Homelessness is a serious issue that was always close to my Mum’s heart. Her Father developed a serious addiction to alcohol in her early childhood, one which led to the breakdown of his relationship with both his wife and children. My Mum, Uncle and Grandmother experienced the feeling of unsettlement over a long period of time in their lives, as they frequently had to move house to escape my Grandfather and his violent outbreaks. He would often find out where they lived, empty the contents of their house and sell their belongings to fuel his addiction.
I can still vividly remember the look on my Mum’s face when she often told me the story of how he robbed their house of all their Christmas presents, that my Grandmother had worked and saved tirelessly to buy, on Christmas Eve. My Mum, even as a grown woman, would often cry when she recalled waking up on Christmas day in a bitterly cold house with no presents, and looking out of the window to see all of the other children playing with their toys.
Despite all the pain my Grandfather had caused her, my Mum never held any anger or resentment towards her Father, only sadness. She recognised his addiction as an illness, one which ultimately led to a life on the streets as he could not function with routine or structure. Despite my Mum trying to reach out to him many times, he refused shelter and help. Instead, he chose to spend his life roaming and, many years later, was found dead outside a church in the depths of winter.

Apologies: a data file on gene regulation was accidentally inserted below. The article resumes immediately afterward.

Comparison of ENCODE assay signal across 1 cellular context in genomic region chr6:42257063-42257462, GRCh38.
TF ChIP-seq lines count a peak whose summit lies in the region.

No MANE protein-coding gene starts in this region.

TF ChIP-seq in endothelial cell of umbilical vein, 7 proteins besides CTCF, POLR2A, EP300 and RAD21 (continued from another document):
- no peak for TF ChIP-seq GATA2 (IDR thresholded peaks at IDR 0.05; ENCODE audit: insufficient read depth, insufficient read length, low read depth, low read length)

My Mum lost her own life in 2012 after a battle with cancer. Even in her weakest, darkest moments she was still eager to tackle the issue of homelessness in any way she possibly could. She wished to volunteer at soup kitchens, although her health problems prevented this. However, as a talented and creative writer, she often used her Father’s struggles as the basis for her own stories, which she had hoped to publish in order to raise money for homeless charities before she passed away. As she often told me; every homeless individual has a story.
It is my wish to carry on my Mum’s legacy. Having always being brought up in a beautiful, loving home, I cannot imagine a life without the security of four walls and the warmth of my family around me, particularly at Christmas time. Last Christmas Eve, myself and my family made up food hampers for the homeless and delivered these around Manchester city centre.
When I qualified as a teacher, I was determined that I would raise as much awareness for homelessness with my students as possible. Working in a Catholic school provides the perfect platform for this; St. Monica’s Mission Statement is centred on charity and service to the community. When I asked my students if they would like to create some Christmas cards for homeless individuals in Manchester, they were thrilled at the opportunity. One boy in particular, without being prompted, wrote in his card ‘You always have Jesus’; a sentiment full of hope for many who are likely to need it at this time of year.
We hope you like the cards, and that they bring you some Christmas Cheer.
Miss Letcher, 7B and all the Staff and Students at St. Monica’s R.C. High School.